Banks, both national and private, offer another means of exchange. Any one having money deposited in a bank to his credit may give to a third party an order on the bank for any number of dollars and cents not exceeding the full amount of his credit. These orders on the banks are called Bank Checks. They differ from paper money, as their acceptance depends upon the credit of the one who draws (or signs) the check. It is usually made payable "to the order of" some one. The party presenting the check must be known in some way to the bank authorities.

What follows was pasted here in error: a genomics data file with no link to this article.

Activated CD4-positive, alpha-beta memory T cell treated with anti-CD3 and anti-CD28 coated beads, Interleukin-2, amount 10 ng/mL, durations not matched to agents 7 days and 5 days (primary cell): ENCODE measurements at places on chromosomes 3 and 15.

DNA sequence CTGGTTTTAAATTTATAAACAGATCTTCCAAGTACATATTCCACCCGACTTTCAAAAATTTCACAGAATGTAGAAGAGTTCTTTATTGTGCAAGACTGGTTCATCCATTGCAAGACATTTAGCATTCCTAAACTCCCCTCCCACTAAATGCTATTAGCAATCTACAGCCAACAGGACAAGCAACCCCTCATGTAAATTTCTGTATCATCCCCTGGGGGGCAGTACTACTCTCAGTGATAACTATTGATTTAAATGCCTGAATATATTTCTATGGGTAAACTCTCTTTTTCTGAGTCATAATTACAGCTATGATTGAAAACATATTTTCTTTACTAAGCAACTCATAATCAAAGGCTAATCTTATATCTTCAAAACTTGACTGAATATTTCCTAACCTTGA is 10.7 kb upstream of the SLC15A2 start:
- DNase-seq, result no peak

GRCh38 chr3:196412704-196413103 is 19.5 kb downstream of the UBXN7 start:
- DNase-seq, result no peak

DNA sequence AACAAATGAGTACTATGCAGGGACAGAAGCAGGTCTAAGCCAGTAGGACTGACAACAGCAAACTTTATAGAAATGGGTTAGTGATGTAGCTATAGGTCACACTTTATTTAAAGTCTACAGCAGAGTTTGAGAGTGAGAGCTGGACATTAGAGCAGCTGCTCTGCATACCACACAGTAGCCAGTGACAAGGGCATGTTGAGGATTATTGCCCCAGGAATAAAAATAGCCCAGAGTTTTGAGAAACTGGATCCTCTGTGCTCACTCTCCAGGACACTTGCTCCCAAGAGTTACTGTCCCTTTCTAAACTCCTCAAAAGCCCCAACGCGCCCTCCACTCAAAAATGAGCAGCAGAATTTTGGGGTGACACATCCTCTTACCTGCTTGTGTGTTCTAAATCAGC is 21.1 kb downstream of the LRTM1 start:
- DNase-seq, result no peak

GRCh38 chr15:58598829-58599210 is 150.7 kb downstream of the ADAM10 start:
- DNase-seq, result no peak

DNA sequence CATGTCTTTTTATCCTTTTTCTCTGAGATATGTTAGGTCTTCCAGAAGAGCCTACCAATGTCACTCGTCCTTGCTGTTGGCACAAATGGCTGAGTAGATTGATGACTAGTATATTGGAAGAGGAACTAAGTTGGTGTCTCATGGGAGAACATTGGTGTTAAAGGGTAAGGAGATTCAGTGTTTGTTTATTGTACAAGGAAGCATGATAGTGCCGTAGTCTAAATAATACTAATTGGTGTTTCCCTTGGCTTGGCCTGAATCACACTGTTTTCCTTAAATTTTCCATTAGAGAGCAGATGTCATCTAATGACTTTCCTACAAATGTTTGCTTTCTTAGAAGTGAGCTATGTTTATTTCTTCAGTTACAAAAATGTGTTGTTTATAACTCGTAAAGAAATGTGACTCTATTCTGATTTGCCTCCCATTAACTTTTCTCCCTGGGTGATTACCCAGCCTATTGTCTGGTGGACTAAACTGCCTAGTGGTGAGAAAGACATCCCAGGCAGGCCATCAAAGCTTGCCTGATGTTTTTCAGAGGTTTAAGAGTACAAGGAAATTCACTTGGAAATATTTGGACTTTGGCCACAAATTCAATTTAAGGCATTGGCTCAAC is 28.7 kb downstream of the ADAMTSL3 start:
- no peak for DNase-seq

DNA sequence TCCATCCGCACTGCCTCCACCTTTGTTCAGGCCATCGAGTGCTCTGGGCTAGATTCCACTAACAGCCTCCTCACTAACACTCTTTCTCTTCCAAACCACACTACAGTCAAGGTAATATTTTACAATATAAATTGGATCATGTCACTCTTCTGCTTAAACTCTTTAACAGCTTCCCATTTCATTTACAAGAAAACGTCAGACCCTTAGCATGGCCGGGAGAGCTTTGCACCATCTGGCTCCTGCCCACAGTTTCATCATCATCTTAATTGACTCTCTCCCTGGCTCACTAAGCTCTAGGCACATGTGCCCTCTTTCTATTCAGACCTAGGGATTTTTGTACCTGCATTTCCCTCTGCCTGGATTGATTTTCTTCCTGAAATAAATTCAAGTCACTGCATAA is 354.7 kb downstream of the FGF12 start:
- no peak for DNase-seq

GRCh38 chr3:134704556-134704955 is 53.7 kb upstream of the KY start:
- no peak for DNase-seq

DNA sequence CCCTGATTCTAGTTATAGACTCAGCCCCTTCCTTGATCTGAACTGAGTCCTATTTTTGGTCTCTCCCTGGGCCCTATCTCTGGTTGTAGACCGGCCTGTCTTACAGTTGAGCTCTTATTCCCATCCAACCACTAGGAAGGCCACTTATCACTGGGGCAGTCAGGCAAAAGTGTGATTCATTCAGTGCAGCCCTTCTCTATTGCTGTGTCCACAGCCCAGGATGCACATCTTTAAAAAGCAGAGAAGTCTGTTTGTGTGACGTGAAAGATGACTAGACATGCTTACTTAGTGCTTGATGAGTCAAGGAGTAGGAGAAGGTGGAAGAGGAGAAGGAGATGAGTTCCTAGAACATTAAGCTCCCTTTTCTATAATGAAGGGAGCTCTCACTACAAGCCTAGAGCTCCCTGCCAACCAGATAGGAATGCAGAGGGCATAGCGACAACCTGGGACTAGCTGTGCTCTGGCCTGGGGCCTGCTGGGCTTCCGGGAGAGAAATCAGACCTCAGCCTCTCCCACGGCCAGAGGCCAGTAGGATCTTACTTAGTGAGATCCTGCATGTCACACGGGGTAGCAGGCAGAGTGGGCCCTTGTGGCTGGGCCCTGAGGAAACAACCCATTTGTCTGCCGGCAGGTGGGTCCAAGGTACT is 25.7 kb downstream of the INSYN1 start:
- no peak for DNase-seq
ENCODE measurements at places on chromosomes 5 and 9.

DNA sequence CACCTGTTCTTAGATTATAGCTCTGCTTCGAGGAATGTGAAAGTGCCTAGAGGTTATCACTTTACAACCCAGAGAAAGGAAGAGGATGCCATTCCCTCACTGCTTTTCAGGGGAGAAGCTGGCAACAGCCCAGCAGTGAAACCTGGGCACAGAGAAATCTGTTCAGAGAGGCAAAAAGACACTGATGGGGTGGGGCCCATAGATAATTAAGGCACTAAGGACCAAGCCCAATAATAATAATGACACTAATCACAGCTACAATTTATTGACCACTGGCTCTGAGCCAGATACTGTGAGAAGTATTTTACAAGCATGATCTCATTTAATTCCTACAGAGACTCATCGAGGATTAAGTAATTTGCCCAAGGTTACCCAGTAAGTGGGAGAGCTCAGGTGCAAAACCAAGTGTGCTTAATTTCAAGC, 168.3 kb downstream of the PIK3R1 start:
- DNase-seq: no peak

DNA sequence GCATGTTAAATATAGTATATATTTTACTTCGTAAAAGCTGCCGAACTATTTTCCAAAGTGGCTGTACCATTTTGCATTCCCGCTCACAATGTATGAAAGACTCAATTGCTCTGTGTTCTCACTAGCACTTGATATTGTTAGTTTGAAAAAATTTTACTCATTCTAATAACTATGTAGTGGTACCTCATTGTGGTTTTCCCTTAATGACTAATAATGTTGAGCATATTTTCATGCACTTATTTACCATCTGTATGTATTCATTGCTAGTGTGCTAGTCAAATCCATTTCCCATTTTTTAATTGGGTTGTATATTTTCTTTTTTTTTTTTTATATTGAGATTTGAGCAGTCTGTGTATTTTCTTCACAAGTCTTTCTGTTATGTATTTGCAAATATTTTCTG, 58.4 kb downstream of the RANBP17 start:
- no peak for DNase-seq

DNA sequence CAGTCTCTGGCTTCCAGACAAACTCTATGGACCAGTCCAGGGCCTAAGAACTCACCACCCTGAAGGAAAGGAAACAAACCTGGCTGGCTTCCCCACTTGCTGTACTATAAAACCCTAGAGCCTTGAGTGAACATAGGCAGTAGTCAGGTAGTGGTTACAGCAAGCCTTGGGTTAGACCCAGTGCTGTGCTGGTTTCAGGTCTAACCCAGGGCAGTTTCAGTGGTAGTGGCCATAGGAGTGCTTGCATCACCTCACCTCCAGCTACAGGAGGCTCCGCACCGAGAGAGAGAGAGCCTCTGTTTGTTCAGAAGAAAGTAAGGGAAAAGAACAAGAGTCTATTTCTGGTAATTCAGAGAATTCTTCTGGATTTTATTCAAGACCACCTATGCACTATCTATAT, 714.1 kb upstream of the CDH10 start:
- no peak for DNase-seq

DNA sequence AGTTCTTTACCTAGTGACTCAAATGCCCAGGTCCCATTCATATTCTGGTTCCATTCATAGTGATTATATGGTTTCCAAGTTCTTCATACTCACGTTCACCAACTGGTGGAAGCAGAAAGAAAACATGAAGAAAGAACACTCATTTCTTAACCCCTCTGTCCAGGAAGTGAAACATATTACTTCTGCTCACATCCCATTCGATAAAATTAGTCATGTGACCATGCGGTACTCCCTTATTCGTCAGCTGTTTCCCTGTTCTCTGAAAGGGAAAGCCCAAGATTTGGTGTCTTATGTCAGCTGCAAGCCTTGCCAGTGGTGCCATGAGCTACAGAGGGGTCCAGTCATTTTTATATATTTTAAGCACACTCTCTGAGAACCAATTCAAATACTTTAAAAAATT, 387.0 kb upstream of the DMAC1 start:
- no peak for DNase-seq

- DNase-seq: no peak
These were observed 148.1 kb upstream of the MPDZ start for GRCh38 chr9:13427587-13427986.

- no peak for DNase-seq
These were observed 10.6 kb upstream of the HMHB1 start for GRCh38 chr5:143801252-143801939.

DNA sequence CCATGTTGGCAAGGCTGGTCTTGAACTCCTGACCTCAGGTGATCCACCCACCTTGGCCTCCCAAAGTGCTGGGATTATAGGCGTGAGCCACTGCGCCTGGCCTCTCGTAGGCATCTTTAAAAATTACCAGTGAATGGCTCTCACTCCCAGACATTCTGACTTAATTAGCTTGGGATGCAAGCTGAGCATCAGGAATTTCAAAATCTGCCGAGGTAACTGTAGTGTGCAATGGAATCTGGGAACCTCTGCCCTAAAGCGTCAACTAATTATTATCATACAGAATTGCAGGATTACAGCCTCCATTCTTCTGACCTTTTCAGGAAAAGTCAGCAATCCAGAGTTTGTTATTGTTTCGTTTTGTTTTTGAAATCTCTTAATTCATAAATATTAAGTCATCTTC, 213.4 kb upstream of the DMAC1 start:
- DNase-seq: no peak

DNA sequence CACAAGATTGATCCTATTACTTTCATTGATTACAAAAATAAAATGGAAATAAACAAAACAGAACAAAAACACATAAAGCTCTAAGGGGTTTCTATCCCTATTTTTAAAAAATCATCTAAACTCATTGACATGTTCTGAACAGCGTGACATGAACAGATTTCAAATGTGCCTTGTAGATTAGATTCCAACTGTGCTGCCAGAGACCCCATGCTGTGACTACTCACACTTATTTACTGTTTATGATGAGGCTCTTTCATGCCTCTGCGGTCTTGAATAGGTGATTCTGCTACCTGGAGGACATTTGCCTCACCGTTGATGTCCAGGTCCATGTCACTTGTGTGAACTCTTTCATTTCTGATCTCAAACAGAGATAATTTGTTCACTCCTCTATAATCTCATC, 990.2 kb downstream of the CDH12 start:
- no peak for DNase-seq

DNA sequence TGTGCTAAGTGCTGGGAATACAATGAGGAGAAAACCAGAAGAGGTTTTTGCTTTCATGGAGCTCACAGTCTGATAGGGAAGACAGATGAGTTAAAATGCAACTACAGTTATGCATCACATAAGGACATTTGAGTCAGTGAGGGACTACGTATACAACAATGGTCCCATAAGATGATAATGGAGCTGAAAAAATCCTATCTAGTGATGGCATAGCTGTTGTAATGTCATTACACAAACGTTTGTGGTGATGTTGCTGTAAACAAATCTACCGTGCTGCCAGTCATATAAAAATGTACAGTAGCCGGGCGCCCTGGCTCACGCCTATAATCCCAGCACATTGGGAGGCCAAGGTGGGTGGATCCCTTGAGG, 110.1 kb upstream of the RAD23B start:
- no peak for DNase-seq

The use of checks adds to the circulating medium, and is a benefit to the community at large. It leaves actual money for minor transactions. They are in far more extensive use than any other form of money order. Checks often pass from hand to hand as money before they reach the bank, and then are seldom cashed - usually deposited. Over a hundred million dollars of checks daily in New York alone are not cashed at the paying teller's window, but pass in "exchanges " through the Clearing House, which is an association of the banks of a large city for the purpose of conveniently and quickly transferring checks they hold for collection. This saves an immense amount of time and labor, which would otherwise be spent in handling and counting the money, and also lessens the chances for mistakes.